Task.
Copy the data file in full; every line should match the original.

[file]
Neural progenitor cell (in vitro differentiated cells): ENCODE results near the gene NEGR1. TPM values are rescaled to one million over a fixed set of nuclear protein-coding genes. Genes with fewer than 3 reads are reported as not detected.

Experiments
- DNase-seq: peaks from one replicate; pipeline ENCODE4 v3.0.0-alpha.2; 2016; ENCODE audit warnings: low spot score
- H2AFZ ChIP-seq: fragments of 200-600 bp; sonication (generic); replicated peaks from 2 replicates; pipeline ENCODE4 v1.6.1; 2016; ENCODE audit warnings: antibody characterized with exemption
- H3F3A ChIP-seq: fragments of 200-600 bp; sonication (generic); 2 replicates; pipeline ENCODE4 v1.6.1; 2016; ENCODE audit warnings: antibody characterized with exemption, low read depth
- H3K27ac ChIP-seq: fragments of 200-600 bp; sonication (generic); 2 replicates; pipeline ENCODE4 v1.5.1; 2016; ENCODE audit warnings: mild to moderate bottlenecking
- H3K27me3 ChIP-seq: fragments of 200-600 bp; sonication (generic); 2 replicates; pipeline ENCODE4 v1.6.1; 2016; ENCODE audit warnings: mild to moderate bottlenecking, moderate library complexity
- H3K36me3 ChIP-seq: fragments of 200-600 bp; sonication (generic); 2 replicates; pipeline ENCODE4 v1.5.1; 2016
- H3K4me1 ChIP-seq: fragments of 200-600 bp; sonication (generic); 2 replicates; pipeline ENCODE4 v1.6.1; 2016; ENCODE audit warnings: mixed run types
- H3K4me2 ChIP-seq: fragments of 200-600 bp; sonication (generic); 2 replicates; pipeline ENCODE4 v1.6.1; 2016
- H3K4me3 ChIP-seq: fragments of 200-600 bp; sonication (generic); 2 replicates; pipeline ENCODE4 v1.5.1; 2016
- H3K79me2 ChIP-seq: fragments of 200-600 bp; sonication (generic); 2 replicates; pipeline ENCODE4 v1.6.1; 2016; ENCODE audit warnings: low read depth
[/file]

Neural progenitor cell (in vitro differentiated cells): ENCODE results near the gene NEGR1. TPM values are rescaled to one million over a fixed set of nuclear protein-coding genes. Genes with fewer than 3 reads are reported as not detected.

Experiments
- DNase-seq: peaks from one replicate; pipeline ENCODE4 v3.0.0-alpha.2; 2016; ENCODE audit warnings: low spot score
- H2AFZ ChIP-seq: fragments of 200-600 bp; sonication (generic); replicated peaks from 2 replicates; pipeline ENCODE4 v1.6.1; 2016; ENCODE audit warnings: antibody characterized with exemption
- H3F3A ChIP-seq: fragments of 200-600 bp; sonication (generic); 2 replicates; pipeline ENCODE4 v1.6.1; 2016; ENCODE audit warnings: antibody characterized with exemption, low read depth
- H3K27ac ChIP-seq: fragments of 200-600 bp; sonication (generic); 2 replicates; pipeline ENCODE4 v1.5.1; 2016; ENCODE audit warnings: mild to moderate bottlenecking
- H3K27me3 ChIP-seq: fragments of 200-600 bp; sonication (generic); 2 replicates; pipeline ENCODE4 v1.6.1; 2016; ENCODE audit warnings: mild to moderate bottlenecking, moderate library complexity
- H3K36me3 ChIP-seq: fragments of 200-600 bp; sonication (generic); 2 replicates; pipeline ENCODE4 v1.5.1; 2016
- H3K4me1 ChIP-seq: fragments of 200-600 bp; sonication (generic); 2 replicates; pipeline ENCODE4 v1.6.1; 2016; ENCODE audit warnings: mixed run types
- H3K4me2 ChIP-seq: fragments of 200-600 bp; sonication (generic); 2 replicates; pipeline ENCODE4 v1.6.1; 2016
- H3K4me3 ChIP-seq: fragments of 200-600 bp; sonication (generic); 2 replicates; pipeline ENCODE4 v1.5.1; 2016
- H3K79me2 ChIP-seq: fragments of 200-600 bp; sonication (generic); 2 replicates; pipeline ENCODE4 v1.6.1; 2016; ENCODE audit warnings: low read depth